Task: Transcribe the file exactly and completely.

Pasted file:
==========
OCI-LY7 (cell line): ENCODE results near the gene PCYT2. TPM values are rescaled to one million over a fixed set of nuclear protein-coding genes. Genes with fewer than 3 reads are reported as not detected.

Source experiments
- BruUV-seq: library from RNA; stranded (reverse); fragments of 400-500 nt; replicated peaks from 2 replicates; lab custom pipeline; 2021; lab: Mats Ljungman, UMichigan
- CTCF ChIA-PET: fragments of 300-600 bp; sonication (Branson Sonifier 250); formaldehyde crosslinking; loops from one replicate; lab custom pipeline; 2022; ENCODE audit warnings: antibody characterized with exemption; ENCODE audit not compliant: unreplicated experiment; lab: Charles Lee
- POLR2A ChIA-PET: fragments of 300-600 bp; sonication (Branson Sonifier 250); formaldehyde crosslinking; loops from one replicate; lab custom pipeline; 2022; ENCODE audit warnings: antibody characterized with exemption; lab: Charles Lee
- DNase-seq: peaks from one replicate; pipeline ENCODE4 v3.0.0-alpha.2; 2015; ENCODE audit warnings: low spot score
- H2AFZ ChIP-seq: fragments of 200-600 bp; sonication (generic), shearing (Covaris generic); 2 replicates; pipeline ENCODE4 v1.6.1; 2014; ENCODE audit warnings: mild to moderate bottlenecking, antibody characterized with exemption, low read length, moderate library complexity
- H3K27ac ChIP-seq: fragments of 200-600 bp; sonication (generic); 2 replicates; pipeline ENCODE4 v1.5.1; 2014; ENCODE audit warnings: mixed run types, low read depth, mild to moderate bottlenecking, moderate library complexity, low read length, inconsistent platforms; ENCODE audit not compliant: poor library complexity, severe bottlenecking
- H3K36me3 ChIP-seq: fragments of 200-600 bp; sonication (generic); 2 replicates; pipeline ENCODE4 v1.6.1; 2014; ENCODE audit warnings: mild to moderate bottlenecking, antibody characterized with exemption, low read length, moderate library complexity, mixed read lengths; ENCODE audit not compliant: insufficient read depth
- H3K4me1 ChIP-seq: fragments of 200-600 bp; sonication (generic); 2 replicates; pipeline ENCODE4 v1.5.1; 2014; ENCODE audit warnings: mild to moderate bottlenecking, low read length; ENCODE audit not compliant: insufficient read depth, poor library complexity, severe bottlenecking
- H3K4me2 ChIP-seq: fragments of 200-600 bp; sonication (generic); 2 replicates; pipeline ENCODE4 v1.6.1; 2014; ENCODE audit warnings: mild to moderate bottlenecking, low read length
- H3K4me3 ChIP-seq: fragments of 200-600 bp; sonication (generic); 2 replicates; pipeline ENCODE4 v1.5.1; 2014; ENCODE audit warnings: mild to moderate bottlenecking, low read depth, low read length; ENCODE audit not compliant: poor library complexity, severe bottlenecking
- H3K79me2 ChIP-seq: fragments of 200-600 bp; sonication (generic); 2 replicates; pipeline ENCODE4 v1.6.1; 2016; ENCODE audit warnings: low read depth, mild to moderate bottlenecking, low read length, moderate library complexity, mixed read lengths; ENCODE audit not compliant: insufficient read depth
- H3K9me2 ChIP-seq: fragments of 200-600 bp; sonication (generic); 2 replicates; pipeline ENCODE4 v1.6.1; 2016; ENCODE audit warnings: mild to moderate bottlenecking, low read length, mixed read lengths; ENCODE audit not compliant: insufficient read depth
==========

OCI-LY7 (cell line): ENCODE results near the gene PCYT2. TPM values are rescaled to one million over a fixed set of nuclear protein-coding genes. Genes with fewer than 3 reads are reported as not detected.

Source experiments
- BruUV-seq: library from RNA; stranded (reverse); fragments of 400-500 nt; replicated peaks from 2 replicates; lab custom pipeline; 2021; lab: Mats Ljungman, UMichigan
- CTCF ChIA-PET: fragments of 300-600 bp; sonication (Branson Sonifier 250); formaldehyde crosslinking; loops from one replicate; lab custom pipeline; 2022; ENCODE audit warnings: antibody characterized with exemption; ENCODE audit not compliant: unreplicated experiment; lab: Charles Lee
- POLR2A ChIA-PET: fragments of 300-600 bp; sonication (Branson Sonifier 250); formaldehyde crosslinking; loops from one replicate; lab custom pipeline; 2022; ENCODE audit warnings: antibody characterized with exemption; lab: Charles Lee
- DNase-seq: peaks from one replicate; pipeline ENCODE4 v3.0.0-alpha.2; 2015; ENCODE audit warnings: low spot score
- H2AFZ ChIP-seq: fragments of 200-600 bp; sonication (generic), shearing (Covaris generic); 2 replicates; pipeline ENCODE4 v1.6.1; 2014; ENCODE audit warnings: mild to moderate bottlenecking, antibody characterized with exemption, low read length, moderate library complexity
- H3K27ac ChIP-seq: fragments of 200-600 bp; sonication (generic); 2 replicates; pipeline ENCODE4 v1.5.1; 2014; ENCODE audit warnings: mixed run types, low read depth, mild to moderate bottlenecking, moderate library complexity, low read length, inconsistent platforms; ENCODE audit not compliant: poor library complexity, severe bottlenecking
- H3K36me3 ChIP-seq: fragments of 200-600 bp; sonication (generic); 2 replicates; pipeline ENCODE4 v1.6.1; 2014; ENCODE audit warnings: mild to moderate bottlenecking, antibody characterized with exemption, low read length, moderate library complexity, mixed read lengths; ENCODE audit not compliant: insufficient read depth
- H3K4me1 ChIP-seq: fragments of 200-600 bp; sonication (generic); 2 replicates; pipeline ENCODE4 v1.5.1; 2014; ENCODE audit warnings: mild to moderate bottlenecking, low read length; ENCODE audit not compliant: insufficient read depth, poor library complexity, severe bottlenecking
- H3K4me2 ChIP-seq: fragments of 200-600 bp; sonication (generic); 2 replicates; pipeline ENCODE4 v1.6.1; 2014; ENCODE audit warnings: mild to moderate bottlenecking, low read length
- H3K4me3 ChIP-seq: fragments of 200-600 bp; sonication (generic); 2 replicates; pipeline ENCODE4 v1.5.1; 2014; ENCODE audit warnings: mild to moderate bottlenecking, low read depth, low read length; ENCODE audit not compliant: poor library complexity, severe bottlenecking
- H3K79me2 ChIP-seq: fragments of 200-600 bp; sonication (generic); 2 replicates; pipeline ENCODE4 v1.6.1; 2016; ENCODE audit warnings: low read depth, mild to moderate bottlenecking, low read length, moderate library complexity, mixed read lengths; ENCODE audit not compliant: insufficient read depth
- H3K9me2 ChIP-seq: fragments of 200-600 bp; sonication (generic); 2 replicates; pipeline ENCODE4 v1.6.1; 2016; ENCODE audit warnings: mild to moderate bottlenecking, low read length, mixed read lengths; ENCODE audit not compliant: insufficient read depth